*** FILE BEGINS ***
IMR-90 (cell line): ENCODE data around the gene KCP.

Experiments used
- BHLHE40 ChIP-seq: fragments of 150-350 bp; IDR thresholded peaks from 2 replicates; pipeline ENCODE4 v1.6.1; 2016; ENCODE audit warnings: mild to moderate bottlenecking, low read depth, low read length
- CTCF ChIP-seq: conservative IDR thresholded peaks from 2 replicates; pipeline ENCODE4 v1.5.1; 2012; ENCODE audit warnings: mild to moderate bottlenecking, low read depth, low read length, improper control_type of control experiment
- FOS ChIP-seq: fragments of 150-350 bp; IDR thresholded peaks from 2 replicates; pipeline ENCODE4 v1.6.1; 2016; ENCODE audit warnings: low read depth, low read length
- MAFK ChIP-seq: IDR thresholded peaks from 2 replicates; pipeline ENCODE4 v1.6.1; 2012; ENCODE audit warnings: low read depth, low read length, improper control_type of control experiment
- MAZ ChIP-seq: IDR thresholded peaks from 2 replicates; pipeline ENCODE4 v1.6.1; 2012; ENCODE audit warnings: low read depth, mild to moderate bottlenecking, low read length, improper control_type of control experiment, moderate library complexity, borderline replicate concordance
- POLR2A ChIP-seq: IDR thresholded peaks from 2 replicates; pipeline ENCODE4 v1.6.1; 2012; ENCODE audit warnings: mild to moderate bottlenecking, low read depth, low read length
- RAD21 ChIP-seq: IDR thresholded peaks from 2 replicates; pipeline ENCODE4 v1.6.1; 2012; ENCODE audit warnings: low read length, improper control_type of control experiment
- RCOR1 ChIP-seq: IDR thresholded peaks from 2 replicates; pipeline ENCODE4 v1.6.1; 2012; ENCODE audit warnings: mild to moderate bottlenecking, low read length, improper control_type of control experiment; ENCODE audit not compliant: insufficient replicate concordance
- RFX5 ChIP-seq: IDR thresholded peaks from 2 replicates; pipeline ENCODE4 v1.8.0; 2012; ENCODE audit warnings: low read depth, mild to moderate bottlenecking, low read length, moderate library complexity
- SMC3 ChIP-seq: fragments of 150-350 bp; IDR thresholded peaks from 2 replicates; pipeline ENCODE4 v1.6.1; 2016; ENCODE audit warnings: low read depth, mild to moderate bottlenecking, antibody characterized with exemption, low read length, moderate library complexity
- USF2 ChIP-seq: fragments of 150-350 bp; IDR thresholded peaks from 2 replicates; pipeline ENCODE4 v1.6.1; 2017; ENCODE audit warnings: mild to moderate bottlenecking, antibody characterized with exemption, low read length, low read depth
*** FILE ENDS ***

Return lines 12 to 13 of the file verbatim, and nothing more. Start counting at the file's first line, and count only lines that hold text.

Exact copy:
- SMC3 ChIP-seq: fragments of 150-350 bp; IDR thresholded peaks from 2 replicates; pipeline ENCODE4 v1.6.1; 2016; ENCODE audit warnings: low read depth, mild to moderate bottlenecking, antibody characterized with exemption, low read length, moderate library complexity
- USF2 ChIP-seq: fragments of 150-350 bp; IDR thresholded peaks from 2 replicates; pipeline ENCODE4 v1.6.1; 2017; ENCODE audit warnings: mild to moderate bottlenecking, antibody characterized with exemption, low read length, low read depth